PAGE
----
I realized that this set up would not do, so we headed downstream to a bend where the creek widened a bit and I showed him how and where to cast at this location. Fishing across the current with the wind at our back definitely helped Tom’s casts to improve, but with the calm, glassy flows at this location, the fish just darted when the fly and line hit the water.

We decided to fish a little further downstream. From the bend, we worked our way along the edge of a small grassy hill beside the creek. Tom cast to a rocky run and had a few strikes, but he was not quick enough.

“Tommy, when the fish rises, you have to set the hook,” I instructed.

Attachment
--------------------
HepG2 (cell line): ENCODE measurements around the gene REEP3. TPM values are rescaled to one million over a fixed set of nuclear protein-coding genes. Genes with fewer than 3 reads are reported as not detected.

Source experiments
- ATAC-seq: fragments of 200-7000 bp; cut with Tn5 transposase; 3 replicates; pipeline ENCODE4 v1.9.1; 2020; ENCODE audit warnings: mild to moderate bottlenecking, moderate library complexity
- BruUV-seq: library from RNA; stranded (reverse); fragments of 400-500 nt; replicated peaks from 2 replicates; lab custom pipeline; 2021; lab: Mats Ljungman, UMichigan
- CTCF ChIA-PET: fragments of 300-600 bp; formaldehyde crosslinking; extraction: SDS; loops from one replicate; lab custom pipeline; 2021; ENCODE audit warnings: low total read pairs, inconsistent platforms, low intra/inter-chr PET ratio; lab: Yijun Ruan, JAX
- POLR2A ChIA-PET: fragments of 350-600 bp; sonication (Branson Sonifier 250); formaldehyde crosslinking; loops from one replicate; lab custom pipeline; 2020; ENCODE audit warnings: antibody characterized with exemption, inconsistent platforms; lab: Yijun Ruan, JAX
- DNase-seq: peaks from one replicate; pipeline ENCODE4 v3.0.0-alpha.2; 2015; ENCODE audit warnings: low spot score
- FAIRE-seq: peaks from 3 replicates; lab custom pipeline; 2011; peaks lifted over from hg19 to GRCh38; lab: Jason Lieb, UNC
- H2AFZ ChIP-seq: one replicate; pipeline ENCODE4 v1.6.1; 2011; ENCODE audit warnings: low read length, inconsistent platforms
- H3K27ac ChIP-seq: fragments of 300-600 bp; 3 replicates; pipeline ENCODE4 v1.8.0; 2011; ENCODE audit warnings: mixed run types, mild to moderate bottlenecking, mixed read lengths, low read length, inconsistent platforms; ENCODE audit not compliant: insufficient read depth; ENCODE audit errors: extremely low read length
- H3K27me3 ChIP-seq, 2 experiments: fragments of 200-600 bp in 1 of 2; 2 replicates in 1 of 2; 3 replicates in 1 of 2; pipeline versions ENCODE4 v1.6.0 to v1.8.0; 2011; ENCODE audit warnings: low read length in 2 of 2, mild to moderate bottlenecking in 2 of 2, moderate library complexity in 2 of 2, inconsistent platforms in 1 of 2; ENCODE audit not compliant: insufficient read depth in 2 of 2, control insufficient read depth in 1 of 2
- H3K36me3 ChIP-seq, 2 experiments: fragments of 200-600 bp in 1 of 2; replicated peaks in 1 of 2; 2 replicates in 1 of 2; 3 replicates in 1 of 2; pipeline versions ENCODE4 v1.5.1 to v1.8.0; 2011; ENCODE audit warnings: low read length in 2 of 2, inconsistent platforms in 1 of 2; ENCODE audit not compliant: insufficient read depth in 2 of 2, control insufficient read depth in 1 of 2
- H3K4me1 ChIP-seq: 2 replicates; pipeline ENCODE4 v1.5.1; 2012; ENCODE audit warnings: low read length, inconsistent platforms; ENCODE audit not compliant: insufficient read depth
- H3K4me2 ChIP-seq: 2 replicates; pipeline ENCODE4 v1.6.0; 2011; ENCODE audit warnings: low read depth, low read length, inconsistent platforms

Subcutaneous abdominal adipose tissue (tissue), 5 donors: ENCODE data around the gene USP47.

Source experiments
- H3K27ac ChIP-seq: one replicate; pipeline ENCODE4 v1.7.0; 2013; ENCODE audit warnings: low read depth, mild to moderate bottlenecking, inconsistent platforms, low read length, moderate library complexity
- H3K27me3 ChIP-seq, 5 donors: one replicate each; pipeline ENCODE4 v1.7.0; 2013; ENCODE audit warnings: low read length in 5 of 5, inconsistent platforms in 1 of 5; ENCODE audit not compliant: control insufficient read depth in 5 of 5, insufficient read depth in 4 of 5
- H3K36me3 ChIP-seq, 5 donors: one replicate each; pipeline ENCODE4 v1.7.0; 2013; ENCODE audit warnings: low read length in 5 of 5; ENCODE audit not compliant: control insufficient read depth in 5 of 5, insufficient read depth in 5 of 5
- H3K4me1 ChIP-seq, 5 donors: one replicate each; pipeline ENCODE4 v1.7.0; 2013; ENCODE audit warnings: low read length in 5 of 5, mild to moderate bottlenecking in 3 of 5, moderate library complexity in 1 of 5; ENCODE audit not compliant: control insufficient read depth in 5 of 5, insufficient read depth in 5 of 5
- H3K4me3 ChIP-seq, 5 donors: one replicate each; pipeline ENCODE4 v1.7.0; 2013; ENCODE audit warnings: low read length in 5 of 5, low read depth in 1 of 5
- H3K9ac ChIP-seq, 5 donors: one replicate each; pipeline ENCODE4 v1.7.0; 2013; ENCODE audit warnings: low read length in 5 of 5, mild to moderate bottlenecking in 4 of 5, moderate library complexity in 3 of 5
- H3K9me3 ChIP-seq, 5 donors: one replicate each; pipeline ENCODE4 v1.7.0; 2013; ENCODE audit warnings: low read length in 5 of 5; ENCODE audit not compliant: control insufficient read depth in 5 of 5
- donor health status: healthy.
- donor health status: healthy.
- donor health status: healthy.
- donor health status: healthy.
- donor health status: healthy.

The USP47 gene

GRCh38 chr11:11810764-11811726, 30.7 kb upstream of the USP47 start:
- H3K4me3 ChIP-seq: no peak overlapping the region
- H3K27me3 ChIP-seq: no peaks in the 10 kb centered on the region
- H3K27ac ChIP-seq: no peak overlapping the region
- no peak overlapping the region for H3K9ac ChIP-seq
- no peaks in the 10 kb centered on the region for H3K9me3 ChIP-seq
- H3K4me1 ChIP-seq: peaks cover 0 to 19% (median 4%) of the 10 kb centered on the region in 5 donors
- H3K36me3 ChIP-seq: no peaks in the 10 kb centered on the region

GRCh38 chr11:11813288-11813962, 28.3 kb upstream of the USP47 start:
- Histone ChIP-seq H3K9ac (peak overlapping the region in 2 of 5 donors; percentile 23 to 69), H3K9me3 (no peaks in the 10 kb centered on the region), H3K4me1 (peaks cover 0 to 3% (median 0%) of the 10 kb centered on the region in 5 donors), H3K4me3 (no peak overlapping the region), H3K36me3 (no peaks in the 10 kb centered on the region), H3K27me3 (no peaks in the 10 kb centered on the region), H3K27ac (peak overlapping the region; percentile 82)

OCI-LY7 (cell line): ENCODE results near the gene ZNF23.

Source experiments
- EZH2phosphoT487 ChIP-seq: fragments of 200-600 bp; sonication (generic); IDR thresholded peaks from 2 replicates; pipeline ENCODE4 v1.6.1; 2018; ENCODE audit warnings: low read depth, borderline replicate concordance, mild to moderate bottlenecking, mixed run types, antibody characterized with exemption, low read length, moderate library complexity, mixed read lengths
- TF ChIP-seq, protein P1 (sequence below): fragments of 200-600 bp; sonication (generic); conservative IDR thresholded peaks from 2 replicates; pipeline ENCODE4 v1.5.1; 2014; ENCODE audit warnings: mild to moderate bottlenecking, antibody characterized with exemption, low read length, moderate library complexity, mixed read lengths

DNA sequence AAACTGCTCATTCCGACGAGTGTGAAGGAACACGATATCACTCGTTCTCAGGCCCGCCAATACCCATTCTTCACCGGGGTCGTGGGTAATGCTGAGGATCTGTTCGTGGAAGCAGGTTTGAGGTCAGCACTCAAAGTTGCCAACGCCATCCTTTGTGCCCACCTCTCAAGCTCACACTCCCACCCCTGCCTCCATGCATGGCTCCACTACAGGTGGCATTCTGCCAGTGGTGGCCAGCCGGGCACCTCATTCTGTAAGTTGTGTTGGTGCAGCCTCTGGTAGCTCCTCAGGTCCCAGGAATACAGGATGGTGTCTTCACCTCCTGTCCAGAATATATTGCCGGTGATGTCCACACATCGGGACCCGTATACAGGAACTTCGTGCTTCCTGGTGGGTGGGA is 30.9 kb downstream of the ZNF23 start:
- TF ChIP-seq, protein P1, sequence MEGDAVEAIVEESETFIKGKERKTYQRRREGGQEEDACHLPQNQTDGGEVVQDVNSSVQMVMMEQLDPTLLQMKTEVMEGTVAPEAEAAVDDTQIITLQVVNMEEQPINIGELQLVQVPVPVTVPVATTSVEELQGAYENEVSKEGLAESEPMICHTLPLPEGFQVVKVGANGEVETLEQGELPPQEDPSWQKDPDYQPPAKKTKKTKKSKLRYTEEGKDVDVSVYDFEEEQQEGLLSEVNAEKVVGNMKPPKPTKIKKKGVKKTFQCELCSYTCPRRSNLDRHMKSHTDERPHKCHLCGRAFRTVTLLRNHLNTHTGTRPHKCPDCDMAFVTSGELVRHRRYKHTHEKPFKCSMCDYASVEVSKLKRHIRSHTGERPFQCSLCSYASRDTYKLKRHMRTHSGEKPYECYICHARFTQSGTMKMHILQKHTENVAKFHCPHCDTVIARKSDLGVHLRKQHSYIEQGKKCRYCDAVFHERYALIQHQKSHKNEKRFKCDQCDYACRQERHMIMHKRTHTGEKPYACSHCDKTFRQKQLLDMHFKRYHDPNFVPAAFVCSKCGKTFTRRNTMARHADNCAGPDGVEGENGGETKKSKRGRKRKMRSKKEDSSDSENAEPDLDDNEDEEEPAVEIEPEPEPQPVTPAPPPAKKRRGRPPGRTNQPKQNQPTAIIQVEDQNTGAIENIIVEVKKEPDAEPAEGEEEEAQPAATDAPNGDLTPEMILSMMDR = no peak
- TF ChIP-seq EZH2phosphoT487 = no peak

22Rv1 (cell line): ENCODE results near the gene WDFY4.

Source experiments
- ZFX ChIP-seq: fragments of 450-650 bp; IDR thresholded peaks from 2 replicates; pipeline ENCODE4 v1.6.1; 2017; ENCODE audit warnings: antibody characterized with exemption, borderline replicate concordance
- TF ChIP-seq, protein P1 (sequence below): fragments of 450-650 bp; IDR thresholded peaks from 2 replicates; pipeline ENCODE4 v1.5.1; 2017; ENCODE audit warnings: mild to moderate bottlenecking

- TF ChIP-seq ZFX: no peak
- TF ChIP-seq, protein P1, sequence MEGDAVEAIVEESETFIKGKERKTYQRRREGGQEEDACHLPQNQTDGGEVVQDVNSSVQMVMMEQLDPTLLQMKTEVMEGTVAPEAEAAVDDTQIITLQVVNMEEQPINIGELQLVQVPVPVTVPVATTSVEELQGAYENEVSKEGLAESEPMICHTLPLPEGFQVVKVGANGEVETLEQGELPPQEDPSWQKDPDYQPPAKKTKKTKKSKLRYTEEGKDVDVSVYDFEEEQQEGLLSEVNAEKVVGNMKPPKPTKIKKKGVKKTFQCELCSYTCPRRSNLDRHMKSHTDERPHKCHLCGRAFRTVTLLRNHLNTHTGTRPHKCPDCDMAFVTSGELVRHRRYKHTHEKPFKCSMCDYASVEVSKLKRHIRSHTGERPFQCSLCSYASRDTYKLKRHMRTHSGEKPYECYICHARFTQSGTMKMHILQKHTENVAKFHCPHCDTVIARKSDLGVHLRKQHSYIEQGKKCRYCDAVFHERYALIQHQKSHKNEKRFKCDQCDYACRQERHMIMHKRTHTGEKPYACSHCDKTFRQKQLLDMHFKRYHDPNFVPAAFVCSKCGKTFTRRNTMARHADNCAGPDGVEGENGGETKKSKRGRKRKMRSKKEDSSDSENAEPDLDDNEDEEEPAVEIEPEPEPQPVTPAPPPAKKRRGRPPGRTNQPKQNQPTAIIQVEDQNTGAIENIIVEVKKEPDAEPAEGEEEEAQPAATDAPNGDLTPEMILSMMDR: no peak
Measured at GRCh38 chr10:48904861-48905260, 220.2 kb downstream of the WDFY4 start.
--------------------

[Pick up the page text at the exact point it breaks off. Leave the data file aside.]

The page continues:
“What does that mean, Dad?” Tom asked.

“It means that when you see the fish rise after your fly, you have to quickly jerk the rod upwards to set the hook into the fish’s mouth.” I explained.

“Okay Dad.”

Tommy and I continued to work our way downstream to a place where a log lay across the spring creek creating a nice little holding pool for trout downstream.

I took the rod and gave Tom a few pointers on where the fish would hold in this particular lie and—as I predicted—with each good cast, fish would rise eagerly to my fly. I even caught a fish while Tom stood beside me. It was the perfect set up for this beginner.

So I handed the rod to Tommy and said, “Your turn.”